On-going temperature recordings using thermometers have shown a clear warming of the Earth's temperature over the past few decades. By using this data, scientists have seen an average combined land and ocean surface temperature increase of 0.85 °C since the end of the 19th century. In the northern hemisphere, the period between 1983 and 2012 was the warmest 30-year period of the last 1,400 years. The degree to which the climate warms in the future will depend on natural climate variability and the level of greenhouse gas emissions. If greenhouse gas emissions continue then average global temperatures will rise, however some regions such as the Arctic will warm faster than others.
Over the past 50 to 100 years, photographic evidence has shown that the world's glaciers have been melting, which has caused them to retreat. The increase in global temperatures is causing glaciers to disappear and is increasing the melting of sea ice in the Arctic.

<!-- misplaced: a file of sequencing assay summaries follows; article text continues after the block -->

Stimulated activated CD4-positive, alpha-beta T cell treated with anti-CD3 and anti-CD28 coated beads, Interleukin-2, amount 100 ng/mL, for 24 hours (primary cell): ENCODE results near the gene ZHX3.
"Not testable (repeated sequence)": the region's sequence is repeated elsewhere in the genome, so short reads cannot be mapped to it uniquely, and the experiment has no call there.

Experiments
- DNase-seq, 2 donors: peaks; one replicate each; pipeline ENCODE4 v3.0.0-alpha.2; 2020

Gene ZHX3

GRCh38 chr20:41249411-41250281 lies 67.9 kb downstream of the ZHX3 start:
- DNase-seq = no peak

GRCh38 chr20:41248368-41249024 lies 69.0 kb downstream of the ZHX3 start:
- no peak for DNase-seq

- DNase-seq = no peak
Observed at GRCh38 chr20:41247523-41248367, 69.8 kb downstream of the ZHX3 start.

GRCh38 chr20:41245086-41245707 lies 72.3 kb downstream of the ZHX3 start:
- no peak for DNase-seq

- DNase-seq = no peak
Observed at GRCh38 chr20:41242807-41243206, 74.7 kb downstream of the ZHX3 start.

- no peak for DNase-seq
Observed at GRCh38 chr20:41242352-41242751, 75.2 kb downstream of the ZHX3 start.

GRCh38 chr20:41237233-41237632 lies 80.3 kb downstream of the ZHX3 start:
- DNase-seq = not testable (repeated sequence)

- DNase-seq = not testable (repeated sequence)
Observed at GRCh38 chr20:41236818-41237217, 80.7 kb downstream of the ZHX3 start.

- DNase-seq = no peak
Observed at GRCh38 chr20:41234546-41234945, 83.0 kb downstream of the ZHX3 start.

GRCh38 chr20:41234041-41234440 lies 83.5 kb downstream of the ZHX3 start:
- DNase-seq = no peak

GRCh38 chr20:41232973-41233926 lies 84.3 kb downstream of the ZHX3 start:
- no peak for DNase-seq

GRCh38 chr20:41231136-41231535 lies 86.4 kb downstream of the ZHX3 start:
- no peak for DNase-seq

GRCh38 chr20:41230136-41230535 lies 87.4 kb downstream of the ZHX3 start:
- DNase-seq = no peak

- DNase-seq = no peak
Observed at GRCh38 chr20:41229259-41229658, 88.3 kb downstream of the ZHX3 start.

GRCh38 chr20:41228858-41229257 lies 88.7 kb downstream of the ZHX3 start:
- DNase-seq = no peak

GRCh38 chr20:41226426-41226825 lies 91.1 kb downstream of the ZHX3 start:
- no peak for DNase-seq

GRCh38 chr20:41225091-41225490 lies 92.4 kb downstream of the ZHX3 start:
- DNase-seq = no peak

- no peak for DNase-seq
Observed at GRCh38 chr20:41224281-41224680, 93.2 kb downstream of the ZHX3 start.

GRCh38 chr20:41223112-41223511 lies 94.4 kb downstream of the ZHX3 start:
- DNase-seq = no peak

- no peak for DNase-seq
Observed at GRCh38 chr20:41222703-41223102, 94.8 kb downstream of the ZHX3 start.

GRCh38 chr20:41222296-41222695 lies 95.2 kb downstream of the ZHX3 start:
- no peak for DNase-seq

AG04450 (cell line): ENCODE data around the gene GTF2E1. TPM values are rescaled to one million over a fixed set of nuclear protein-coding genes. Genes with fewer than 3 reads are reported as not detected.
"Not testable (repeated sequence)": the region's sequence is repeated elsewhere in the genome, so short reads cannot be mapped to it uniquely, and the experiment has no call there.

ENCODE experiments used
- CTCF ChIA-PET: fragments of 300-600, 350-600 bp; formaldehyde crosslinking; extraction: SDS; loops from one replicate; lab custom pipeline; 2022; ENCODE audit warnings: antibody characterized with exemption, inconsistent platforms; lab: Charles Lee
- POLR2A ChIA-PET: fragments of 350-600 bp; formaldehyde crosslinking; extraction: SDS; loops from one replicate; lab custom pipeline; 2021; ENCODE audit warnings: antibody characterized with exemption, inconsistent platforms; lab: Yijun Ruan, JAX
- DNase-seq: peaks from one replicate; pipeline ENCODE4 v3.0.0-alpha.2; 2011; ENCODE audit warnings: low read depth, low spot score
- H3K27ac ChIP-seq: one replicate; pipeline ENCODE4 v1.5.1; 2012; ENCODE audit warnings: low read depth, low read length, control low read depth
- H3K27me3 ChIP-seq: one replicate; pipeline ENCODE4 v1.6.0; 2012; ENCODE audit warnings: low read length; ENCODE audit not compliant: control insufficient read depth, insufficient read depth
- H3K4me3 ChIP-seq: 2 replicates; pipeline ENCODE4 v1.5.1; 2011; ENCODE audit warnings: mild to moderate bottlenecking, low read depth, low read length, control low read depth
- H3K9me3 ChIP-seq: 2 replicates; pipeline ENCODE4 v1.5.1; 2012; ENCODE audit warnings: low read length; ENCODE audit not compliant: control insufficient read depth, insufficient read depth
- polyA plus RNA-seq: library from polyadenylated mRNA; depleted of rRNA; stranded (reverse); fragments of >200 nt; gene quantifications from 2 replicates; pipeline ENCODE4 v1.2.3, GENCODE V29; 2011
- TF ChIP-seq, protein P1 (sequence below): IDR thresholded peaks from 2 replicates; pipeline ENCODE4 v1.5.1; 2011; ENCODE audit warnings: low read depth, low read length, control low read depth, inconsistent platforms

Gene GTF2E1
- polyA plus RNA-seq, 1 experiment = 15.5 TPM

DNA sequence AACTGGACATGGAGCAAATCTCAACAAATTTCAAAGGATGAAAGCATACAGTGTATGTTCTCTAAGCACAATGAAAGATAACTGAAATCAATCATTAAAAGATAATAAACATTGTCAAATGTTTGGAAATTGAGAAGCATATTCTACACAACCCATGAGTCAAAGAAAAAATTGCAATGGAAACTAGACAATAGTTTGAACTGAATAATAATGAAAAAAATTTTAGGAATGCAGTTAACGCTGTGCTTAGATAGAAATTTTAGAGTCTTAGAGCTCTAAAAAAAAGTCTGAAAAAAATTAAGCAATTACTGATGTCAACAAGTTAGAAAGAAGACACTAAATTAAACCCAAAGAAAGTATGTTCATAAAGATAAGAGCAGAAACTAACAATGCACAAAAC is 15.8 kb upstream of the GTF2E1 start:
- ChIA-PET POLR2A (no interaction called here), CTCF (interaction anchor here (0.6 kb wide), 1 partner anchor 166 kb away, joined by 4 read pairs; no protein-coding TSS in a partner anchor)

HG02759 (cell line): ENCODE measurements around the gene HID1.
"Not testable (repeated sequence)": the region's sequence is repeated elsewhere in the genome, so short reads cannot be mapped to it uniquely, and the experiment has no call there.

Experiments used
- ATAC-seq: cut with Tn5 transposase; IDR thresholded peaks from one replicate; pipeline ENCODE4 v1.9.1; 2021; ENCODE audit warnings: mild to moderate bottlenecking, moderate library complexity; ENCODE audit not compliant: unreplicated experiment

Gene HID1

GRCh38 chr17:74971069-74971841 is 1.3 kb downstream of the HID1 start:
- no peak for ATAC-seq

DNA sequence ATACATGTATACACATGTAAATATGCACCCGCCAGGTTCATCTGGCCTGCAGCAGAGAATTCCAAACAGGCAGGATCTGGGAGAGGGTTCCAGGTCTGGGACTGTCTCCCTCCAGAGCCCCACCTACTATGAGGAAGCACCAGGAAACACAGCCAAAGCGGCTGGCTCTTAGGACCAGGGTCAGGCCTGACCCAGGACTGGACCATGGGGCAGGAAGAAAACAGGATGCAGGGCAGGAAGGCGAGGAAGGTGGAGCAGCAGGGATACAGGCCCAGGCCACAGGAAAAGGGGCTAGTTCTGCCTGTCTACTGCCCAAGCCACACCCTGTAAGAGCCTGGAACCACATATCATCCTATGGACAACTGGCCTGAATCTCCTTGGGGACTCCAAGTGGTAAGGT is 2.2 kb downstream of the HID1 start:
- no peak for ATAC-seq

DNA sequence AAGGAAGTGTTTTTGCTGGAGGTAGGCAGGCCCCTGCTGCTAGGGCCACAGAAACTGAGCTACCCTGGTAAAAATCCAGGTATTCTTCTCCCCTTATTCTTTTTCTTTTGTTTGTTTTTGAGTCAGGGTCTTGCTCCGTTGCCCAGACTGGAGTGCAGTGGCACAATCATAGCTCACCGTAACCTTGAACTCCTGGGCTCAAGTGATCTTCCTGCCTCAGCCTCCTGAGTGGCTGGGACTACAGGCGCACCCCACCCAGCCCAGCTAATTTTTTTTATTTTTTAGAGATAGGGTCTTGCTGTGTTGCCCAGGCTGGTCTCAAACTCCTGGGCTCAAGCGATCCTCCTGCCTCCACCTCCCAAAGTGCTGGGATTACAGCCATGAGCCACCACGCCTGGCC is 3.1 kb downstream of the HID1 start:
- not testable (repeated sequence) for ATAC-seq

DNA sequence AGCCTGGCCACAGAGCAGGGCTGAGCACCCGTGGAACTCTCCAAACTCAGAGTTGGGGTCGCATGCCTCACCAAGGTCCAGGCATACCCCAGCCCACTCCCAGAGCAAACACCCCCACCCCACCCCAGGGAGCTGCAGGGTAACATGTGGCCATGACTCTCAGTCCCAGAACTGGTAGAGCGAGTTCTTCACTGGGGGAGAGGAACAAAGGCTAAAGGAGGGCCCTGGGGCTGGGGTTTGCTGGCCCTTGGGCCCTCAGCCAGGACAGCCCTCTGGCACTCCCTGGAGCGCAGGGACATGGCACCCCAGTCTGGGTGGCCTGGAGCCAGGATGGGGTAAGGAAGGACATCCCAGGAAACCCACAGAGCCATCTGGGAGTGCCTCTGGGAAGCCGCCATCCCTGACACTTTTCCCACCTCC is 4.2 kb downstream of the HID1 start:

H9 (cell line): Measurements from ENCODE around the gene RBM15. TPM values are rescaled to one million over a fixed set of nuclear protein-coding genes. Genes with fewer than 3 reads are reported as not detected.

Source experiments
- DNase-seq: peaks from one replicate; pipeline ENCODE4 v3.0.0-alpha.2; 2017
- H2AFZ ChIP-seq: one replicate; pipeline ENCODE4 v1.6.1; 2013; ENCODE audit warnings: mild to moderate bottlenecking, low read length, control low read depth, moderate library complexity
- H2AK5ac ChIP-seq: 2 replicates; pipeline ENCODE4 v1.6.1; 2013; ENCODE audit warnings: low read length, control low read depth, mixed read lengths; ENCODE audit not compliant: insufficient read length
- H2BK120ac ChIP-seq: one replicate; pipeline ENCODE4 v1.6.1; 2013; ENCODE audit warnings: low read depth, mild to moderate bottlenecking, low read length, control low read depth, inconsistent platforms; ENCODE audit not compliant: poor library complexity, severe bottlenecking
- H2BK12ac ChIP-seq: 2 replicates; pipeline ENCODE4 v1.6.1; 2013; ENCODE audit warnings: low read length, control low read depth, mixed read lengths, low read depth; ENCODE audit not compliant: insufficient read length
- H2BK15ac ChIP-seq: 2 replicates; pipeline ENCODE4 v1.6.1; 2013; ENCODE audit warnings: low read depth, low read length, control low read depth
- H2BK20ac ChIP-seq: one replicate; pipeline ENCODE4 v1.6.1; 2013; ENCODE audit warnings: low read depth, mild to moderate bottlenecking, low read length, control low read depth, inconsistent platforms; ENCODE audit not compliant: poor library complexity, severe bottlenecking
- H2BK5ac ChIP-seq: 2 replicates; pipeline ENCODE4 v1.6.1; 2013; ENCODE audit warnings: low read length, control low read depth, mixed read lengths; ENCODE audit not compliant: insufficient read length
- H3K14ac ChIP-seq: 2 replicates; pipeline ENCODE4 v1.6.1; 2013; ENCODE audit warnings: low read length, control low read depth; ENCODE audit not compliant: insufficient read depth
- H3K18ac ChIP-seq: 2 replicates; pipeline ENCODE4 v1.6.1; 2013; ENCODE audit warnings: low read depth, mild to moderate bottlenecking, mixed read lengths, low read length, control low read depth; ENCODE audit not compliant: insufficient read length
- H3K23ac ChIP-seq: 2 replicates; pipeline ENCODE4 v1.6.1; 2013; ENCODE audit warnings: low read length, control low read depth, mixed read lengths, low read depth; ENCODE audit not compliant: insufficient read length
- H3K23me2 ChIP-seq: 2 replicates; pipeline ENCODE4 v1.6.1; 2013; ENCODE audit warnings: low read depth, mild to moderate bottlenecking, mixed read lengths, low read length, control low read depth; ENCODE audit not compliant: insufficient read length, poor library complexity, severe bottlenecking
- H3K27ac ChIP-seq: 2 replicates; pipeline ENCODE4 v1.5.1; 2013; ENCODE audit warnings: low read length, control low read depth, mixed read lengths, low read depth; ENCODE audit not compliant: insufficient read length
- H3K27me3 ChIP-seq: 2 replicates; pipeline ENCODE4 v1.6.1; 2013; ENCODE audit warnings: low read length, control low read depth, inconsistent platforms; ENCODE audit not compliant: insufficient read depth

A view of Muir glacier, Alaska, in 1941 and 2004:
Scientists often use ice cores to detect changes in temperatures. When snow falls it traps air into the ice. When scientists take a core of ice it reveals the atmospheric gas concentrations at the time the snow fell. This is used to calculate temperature at that time. The ice can reveal the temperature of each year for the past 400,000 years. Scientists that study the ice cores say there is clear evidence that there has been a rapid increase in temperature in the past decades.
In recent years there have been signs of a seasonal shift - spring arrives earlier and winters tend to be less severe. These seasonal changes affect the nesting and migration patterns of wildlife.
Between 1901 and 2010, average global sea level rose by 0.19 m.